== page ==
That’s also the obsessive engineer never putting spaces in filenames.


Missed one.

  • Record the chapter (I use punch and roll)

  • When done with the chapter, listen to the entire chapter again, checking for missed/changed words, breaths, other noises.

  • Edit as needed.

  • Apply Audiobook Mastering

  • Listen again and do a final QC - this is where sometimes I hear things I might have missed before*

  • Trim beginning/end

Works for me. You may already have the minimum number of steps.

There is a trick here. If you apply Loudness Normalization and Limiter and they’re not needed, they don’t do anything. You probably shouldn’t apply Filter Curve more than once. You might be able to hear that. So that is the sole exception to the law of always apply all three and in order.


The room sounds dead: that’s a good thing, (no reverb or echo).

Free tools (plugins) worth the effort of download which work in Audacity on Windows …

Couture expander, (free version): attenuates the signal when you are not speaking.
G-Multi: muti-band compressor, attenuates momentary instances of extreme sibilance, (de-essing),
& attenuates momentary instances of extreme bass.

Currently only 32 bit versions of plugins work in Audcaity on Windows, (even if your computer is 64 bit)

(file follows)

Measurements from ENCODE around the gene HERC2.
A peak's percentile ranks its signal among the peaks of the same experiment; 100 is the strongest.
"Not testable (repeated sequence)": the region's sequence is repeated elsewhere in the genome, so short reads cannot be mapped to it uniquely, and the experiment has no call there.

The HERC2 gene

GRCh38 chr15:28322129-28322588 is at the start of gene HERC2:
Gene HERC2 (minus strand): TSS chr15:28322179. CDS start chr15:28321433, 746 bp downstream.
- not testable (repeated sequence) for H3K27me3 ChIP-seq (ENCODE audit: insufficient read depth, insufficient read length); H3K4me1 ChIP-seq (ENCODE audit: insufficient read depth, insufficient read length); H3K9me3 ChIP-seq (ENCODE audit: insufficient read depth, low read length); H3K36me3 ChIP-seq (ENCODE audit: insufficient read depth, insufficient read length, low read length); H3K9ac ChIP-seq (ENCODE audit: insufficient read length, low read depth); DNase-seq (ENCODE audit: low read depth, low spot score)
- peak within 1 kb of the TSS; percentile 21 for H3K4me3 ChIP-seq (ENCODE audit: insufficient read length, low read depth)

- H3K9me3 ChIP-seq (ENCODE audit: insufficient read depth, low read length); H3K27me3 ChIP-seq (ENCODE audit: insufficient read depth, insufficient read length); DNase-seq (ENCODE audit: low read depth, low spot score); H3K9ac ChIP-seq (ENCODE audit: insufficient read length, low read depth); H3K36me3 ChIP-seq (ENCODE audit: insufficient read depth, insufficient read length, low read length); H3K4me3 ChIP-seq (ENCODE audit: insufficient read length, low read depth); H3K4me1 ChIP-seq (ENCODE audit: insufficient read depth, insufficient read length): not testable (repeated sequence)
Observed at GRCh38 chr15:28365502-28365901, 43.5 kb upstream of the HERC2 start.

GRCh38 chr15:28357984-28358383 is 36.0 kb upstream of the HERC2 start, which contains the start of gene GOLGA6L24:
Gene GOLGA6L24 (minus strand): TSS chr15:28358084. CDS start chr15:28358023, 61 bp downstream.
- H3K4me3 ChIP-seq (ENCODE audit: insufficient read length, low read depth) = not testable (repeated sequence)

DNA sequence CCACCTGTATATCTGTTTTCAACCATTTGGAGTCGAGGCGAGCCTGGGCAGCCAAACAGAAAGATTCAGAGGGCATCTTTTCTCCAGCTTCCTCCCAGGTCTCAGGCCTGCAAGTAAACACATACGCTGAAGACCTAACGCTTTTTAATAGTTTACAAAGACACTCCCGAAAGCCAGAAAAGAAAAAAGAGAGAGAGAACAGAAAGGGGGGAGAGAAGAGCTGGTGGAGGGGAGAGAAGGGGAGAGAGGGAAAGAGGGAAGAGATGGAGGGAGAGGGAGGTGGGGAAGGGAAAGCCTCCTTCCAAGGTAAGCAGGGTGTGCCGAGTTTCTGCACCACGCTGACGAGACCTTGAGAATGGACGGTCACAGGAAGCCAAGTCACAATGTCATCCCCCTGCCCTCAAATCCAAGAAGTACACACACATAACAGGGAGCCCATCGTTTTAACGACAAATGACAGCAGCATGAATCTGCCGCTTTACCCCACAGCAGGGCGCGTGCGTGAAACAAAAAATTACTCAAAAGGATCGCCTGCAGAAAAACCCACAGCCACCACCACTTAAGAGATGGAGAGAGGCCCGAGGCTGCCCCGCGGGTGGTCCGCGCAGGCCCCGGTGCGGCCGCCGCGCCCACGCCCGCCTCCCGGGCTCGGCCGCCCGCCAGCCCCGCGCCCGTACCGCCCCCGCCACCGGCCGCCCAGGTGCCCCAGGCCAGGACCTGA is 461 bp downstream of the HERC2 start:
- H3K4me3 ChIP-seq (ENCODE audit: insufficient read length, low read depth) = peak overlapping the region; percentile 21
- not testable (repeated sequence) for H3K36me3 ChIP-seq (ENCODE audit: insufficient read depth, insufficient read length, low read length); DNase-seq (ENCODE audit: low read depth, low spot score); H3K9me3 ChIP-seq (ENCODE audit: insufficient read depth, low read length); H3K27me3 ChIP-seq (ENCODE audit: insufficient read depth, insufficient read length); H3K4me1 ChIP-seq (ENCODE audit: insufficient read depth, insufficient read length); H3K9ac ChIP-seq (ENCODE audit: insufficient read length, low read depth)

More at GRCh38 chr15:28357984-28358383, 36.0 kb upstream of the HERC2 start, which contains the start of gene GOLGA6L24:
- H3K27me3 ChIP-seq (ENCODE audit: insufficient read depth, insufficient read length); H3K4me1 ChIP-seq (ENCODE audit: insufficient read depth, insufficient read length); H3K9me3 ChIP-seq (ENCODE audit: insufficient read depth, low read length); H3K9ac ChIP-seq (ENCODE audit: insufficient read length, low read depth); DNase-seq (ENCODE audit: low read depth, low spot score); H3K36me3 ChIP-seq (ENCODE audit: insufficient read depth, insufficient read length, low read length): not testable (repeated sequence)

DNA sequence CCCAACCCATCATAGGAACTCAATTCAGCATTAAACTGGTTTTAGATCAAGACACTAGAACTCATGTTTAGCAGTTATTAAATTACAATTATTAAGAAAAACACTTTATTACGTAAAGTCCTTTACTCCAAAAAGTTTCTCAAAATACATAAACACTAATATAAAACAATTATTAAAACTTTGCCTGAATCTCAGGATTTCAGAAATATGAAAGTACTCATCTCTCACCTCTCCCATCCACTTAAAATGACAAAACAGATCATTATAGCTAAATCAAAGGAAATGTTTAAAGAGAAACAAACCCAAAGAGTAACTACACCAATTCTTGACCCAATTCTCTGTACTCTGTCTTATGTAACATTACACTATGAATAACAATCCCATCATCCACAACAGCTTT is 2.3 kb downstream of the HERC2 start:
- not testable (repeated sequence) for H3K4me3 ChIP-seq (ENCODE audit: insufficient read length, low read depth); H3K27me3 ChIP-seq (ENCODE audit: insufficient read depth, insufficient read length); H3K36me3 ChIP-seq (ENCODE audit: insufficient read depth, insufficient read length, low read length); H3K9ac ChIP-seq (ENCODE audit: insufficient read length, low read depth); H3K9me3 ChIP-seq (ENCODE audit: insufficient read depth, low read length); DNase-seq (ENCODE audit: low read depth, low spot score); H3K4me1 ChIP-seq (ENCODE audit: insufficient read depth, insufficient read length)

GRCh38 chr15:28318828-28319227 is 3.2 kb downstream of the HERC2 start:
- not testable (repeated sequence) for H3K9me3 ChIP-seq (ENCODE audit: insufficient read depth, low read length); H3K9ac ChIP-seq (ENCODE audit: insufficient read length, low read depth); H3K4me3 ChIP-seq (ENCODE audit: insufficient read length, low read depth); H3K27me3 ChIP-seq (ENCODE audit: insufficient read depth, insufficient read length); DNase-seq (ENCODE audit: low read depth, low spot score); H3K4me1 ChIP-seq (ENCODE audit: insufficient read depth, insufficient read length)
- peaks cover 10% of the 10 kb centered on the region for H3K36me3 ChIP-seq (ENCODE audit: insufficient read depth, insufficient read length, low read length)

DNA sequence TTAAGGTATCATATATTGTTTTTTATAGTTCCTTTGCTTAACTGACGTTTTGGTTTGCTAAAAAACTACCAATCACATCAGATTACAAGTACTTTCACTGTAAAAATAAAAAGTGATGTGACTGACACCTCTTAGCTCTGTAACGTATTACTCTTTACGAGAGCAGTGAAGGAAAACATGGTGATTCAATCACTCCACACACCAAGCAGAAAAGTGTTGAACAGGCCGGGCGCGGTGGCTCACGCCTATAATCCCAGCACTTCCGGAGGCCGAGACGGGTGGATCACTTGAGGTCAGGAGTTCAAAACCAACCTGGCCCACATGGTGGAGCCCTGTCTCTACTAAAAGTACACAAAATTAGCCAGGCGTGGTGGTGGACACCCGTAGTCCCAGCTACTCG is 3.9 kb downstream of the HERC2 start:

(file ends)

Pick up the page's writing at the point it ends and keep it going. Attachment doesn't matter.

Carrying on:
Trebor - thank you for the analysis. I will definitely research the plugins you used!


ACX expects everything to match. So the beginning and end of each chapter, the chapters to each other, and the beginning and end of the book. It’s not unusual for new readers to get to the end of a book a “seasoned professional” and are horrified at the quality of the first few chapters.

Also, it’s good to remember that whatever you do to the work has to be done forever until he book is done. So no production missteps or leaving out a tool. If you find yourself getting lost in the mind-numbing process of reading out loud and editing (that never happens to me) you can trash the edit and go back to the Raw Reading you saved as either a Project Safety Copy or WAV file.

Or any of the “Save As” copies you made in the middle.

If you didn’t get too lost, you can also Edit > UNDO until you find your place.

There is one other problem with Projects. It’s tempting to keep updating one single project as you read, edit, and master. If that one Project goes into the dirt, that’s you going all the way back to reading the chapter again.


Koz - you’ve sold me! LOL

I did leave out the step that I have actually pasted in the last few seconds of the prior chapter to the current file to make sure everything sounds the same - tone, spacing - then I undo that. Haven’t had any issues so far.

I think I’m somewhat stuck in a learning loop. Since this is the beginning of the journey and I’m learning so much so quickly, I keep finding new advice and tips and tools - both narrating-wise as well as technical - and I want to keep applying them. But if I don’t just pick a time or spot on this curve to just get the whole book done, I won’t deliver it on time.

From now on I’ll definitely use the WAV approach.

You guys are great! Thanks for all the help!